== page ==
What constitutes workplace discrimination?

I sent in my resume to a housing authority for an executive directors position that was listed in a local paper. I attended the interview, was asked about 6 questions on acronymns that they use in their housing authority. I received a denial letter about 3 days later stating “due to my resume and appearance they chose another person”. I am overweight but have a ton of education and experience that would be very beneifical for this position. This was a real blow to my self esteem and seems unjust.

Asked on March 11, 2012 under Employment Labor Law, Missouri


SJZ, Member, New York Bar / FreeAdvice Contributing Attorney

Answered 8 years ago | Contributor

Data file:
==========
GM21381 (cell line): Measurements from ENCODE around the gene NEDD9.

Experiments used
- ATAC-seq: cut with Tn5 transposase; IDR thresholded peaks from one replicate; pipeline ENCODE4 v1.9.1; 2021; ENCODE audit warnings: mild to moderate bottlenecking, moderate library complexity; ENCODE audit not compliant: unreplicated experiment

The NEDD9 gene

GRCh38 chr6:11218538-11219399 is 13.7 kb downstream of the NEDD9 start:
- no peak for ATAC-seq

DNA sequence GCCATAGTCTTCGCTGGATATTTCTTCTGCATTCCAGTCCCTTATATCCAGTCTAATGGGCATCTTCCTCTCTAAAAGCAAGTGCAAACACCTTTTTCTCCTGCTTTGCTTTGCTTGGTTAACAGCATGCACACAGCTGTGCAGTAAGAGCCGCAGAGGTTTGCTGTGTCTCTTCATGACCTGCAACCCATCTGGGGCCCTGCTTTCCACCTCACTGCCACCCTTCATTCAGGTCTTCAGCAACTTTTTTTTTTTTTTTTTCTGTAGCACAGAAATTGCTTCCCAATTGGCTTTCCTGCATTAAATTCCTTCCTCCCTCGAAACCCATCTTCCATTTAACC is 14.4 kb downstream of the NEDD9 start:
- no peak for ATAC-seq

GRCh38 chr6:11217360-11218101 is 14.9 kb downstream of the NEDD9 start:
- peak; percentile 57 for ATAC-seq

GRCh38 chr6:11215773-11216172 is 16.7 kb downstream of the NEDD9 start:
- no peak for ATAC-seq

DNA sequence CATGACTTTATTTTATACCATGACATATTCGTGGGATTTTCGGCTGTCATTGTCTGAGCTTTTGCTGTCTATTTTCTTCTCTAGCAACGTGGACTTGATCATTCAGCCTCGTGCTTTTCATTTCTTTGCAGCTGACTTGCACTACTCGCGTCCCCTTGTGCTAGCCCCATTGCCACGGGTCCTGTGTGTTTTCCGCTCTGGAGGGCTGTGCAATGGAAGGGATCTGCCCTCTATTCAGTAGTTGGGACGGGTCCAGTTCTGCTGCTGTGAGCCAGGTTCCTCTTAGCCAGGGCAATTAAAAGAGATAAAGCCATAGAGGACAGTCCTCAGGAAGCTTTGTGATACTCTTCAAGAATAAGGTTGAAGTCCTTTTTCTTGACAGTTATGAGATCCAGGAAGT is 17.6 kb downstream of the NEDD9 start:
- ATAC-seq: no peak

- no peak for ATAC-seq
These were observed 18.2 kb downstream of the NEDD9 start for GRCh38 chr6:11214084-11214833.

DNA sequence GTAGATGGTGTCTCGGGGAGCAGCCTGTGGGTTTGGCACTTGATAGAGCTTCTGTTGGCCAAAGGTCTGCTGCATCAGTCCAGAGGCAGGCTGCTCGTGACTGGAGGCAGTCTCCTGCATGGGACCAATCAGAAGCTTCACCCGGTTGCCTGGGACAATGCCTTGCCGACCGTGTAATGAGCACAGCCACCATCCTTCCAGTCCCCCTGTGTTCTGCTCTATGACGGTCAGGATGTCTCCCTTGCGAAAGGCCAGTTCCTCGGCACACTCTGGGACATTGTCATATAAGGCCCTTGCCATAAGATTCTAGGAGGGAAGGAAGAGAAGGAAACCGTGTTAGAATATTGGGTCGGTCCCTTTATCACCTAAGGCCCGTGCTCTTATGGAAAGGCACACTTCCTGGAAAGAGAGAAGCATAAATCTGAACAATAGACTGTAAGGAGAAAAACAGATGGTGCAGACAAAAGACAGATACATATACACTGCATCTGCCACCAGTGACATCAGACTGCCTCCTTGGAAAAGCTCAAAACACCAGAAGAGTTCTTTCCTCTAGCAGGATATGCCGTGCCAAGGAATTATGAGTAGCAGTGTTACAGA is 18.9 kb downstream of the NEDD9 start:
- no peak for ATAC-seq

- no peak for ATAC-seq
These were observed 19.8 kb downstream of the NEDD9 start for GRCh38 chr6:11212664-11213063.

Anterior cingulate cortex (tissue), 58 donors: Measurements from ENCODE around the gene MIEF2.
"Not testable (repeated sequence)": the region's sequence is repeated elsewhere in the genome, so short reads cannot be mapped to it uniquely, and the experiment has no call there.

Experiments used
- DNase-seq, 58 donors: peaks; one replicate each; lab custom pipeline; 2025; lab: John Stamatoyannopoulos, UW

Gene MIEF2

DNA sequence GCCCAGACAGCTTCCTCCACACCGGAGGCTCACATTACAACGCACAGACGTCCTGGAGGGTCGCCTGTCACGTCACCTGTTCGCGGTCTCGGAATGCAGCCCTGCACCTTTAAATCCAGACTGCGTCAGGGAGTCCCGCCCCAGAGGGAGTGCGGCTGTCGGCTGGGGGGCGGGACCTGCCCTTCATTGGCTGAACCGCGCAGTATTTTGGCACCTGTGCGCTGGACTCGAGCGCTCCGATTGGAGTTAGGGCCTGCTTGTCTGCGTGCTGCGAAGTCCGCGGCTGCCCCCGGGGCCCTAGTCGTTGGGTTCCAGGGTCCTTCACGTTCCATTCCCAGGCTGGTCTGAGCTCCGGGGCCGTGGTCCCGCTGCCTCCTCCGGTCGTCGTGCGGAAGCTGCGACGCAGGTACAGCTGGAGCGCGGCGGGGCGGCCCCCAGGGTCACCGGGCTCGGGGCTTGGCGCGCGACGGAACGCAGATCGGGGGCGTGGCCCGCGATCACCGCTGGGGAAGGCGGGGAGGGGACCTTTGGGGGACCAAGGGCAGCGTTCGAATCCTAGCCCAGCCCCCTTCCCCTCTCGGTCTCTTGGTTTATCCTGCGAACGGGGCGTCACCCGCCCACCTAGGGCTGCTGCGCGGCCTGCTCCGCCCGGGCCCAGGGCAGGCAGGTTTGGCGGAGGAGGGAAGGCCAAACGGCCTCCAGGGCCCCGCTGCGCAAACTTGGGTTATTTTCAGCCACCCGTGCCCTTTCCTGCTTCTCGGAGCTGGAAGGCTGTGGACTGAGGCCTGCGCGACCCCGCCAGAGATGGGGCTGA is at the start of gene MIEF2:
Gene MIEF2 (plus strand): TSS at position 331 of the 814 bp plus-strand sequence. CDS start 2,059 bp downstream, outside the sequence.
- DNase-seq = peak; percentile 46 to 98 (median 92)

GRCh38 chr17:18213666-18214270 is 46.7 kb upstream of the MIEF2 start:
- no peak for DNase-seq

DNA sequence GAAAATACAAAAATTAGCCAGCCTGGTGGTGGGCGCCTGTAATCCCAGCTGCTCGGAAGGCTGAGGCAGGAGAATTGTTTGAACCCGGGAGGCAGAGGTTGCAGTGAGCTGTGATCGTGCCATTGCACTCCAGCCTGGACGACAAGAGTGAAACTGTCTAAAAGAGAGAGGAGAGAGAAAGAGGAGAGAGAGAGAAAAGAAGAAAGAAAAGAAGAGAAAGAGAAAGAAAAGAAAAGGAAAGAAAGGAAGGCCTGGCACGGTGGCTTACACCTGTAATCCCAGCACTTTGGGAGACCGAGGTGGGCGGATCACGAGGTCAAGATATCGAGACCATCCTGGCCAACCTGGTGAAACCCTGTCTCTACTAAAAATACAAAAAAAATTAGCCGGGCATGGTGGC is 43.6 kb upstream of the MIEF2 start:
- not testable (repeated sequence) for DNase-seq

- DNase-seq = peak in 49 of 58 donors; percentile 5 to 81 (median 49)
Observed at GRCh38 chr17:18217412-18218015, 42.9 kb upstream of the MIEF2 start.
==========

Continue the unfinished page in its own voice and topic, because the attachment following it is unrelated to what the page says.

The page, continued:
Unfortunately, while this might be "discrimination" in the everyday  sense of the word, from a legal point of view, it does not appear to be actionable or illegal discrimination. Most alleged discrimination, or treating one employee or prospective employee differently than others, is in fact legal; only those kinds of discrimination specifically prohibited by law are illegal. Federal law prohibits discrimination on the basis of race, sex, religion, age over 40, or disability; MO adds a few additional categories, such as ancestry or national origin--but neither federal nor your state's law appears to protect against discrimination based on weight or appearance. Therefore, it seems as if this was legal.

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